17. 17. THREE DISTINCT REASONS FOR INTERACTIVE TEACHING  SUMMATIVE :For interactive teaching it is an attempt to see what actually exists in the brains of your students. This is the "summative" aspect. It is the easiest aspect to understand and it is well described in the literature. But, it is far from being the only perspective!  FORMATIVE : The second reason is "formative", where the teacher aims through the assigned task to direct students' mental processing along an appropriate path in "concept-space". The intent is that, as students think through the issues necessary in traversing the path, the resulting mental construction that is developed in the student's head will possess those properties that the teacher is trying to teach. As Socrates discovered, a good question can accomplish this result better than, just telling the answer.
  18. 18. THREE DISTINCT REASONS FOR INTERACTIVE TEACHING  MOTIVATIONAL : The third may be termed "motivational". Learning is hard work, and an injection of motivation at the right moment can make all the difference. One motivating factor provided by the interactive teacher is the requirement of a response to a live classroom task. This serves to jolt the student into action, to get his brain off the couch, so to speak. Additional more subtle and pleasant events follow immediately capitalizing on the momentum created by this initial burst. One of these is a result of our human social tendencies. When teachers ask students to work together in small groups to solve a problem, a discussion ensues that not only serves in itself to build more robust knowledge structures, but also to motivate. The anticipation of immediate feedback in the form of reaction from their peers, or from the teacher is a very strong motivator..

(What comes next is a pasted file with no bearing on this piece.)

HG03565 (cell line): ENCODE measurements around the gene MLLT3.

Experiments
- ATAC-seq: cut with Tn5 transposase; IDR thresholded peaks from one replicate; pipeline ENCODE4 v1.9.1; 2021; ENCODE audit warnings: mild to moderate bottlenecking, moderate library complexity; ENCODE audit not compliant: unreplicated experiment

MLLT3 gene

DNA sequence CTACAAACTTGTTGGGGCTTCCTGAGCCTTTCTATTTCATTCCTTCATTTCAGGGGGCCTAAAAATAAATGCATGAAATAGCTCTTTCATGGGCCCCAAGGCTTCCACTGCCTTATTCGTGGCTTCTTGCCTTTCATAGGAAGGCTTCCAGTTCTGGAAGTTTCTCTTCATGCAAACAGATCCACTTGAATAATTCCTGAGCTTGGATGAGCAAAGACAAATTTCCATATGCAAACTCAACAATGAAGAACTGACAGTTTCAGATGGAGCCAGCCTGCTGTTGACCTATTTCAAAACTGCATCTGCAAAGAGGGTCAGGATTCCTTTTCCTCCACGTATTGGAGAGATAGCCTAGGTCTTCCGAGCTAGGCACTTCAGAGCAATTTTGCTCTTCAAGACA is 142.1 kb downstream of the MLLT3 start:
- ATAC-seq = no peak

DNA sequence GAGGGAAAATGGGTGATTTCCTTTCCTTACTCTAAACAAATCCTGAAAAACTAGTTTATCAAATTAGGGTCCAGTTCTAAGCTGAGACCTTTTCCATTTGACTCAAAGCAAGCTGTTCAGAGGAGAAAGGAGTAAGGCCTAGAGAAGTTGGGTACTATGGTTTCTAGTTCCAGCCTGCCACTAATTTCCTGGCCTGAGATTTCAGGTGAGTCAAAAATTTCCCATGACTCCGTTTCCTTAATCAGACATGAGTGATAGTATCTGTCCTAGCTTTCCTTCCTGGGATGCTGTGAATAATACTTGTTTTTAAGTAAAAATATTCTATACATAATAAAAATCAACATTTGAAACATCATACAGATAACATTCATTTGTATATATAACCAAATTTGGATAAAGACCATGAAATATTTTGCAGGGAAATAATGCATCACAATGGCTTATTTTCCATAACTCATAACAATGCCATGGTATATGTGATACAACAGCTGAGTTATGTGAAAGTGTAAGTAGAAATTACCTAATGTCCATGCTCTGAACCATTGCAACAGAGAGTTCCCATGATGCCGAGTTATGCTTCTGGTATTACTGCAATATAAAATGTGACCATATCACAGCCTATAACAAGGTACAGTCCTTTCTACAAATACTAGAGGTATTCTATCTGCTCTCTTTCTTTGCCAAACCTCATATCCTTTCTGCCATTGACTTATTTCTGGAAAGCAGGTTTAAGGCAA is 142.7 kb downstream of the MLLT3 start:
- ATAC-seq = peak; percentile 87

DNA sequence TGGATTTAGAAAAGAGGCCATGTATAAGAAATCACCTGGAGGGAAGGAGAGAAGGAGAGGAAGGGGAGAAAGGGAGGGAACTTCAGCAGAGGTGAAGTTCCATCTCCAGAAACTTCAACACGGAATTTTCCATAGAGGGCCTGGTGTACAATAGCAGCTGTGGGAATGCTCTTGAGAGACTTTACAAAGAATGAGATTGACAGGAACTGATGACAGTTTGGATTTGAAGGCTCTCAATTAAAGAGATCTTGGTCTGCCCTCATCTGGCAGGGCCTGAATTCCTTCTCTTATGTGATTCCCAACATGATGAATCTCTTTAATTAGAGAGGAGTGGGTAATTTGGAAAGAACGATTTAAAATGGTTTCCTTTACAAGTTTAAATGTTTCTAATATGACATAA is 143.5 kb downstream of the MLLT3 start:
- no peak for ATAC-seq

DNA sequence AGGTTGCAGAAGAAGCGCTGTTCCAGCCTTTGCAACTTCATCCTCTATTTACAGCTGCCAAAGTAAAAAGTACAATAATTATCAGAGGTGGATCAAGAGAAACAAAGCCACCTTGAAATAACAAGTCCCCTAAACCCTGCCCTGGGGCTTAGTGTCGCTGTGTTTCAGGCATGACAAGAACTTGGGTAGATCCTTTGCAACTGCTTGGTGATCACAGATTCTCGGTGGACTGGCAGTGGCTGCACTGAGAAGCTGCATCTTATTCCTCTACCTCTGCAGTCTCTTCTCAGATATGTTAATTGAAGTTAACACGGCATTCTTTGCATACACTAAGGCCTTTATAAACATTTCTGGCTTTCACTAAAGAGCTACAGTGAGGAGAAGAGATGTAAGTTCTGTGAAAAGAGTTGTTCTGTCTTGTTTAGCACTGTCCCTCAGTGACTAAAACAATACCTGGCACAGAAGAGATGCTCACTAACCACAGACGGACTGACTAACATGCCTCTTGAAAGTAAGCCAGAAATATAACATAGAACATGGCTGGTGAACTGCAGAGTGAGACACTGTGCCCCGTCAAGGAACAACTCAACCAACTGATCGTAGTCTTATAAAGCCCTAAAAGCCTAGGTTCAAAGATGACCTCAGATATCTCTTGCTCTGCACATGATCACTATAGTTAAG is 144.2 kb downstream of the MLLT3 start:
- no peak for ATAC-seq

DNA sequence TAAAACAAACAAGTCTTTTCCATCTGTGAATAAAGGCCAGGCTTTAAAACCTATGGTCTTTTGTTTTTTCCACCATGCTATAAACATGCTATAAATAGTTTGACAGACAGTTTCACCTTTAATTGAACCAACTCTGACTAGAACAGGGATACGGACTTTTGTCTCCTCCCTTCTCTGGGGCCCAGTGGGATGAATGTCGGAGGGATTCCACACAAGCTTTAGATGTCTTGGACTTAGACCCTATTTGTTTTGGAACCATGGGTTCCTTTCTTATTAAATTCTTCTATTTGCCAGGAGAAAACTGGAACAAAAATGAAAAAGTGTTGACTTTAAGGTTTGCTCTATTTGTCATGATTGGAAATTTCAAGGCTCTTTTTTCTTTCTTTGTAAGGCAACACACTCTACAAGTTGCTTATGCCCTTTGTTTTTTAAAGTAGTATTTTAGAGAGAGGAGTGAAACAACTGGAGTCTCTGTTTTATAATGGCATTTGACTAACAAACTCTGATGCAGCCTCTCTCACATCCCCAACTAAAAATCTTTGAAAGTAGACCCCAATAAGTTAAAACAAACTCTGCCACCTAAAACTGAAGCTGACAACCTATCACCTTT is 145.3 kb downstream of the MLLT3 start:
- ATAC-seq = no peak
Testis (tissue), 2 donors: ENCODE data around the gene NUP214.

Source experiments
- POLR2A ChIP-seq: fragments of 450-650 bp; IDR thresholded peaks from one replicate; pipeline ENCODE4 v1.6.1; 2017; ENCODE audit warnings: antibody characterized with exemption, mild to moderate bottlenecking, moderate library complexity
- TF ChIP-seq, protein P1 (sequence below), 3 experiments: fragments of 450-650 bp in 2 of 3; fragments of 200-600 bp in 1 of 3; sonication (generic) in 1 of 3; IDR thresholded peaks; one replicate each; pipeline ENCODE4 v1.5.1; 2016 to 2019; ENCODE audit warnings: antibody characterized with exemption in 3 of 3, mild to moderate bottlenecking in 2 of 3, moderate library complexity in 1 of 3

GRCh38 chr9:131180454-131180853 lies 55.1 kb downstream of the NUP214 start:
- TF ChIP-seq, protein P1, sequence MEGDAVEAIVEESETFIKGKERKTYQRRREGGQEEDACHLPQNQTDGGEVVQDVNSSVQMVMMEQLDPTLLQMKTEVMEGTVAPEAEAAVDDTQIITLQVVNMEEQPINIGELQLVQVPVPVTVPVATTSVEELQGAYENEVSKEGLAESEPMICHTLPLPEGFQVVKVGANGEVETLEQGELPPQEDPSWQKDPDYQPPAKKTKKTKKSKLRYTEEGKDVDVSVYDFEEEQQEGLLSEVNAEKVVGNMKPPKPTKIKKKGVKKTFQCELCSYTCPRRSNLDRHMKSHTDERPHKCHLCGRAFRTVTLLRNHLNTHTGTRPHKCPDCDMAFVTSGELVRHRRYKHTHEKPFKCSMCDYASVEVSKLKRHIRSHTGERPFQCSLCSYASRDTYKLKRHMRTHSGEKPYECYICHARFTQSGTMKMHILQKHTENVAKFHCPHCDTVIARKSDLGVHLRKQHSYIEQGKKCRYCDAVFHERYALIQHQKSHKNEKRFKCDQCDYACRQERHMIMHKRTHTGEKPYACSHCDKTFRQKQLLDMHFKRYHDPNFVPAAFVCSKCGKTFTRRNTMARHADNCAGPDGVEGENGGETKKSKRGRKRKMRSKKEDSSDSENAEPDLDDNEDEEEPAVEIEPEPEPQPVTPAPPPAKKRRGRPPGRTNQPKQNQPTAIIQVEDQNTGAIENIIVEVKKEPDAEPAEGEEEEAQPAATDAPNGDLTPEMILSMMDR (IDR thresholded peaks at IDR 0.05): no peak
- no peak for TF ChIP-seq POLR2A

19. 19. Topic: Our Country Time: 4 min Stage: Presentation (Warm up) Class: II
  20. 20. Mountains Topic: Our Country Time: 10 min Stage: Practice 1 Class: II
  21. 21. Topic: Our Country Stage: Practice 2 Class: II Rivers
  22. 22. Fertile Plains Topic: Our Country Stage: Practice 3 Class: II
  23. 23. Deserts Topic: Our Country Stage: Practice 4 Class: II
  24. 24. Communicative Approach  Communicative language teaching originated in the late 60s  English Teaching methods reform of the mid-70s to be further developed.  U.S. linguist D. Hymes proposed the theory of communicative competence  It should not only have the language knowledge, but also has the ability to use language, with particular attention to linguistic appropriateness  Krashen language acquisition theory of language learning stressed the use of free verbal communication, rather than through training, language skills.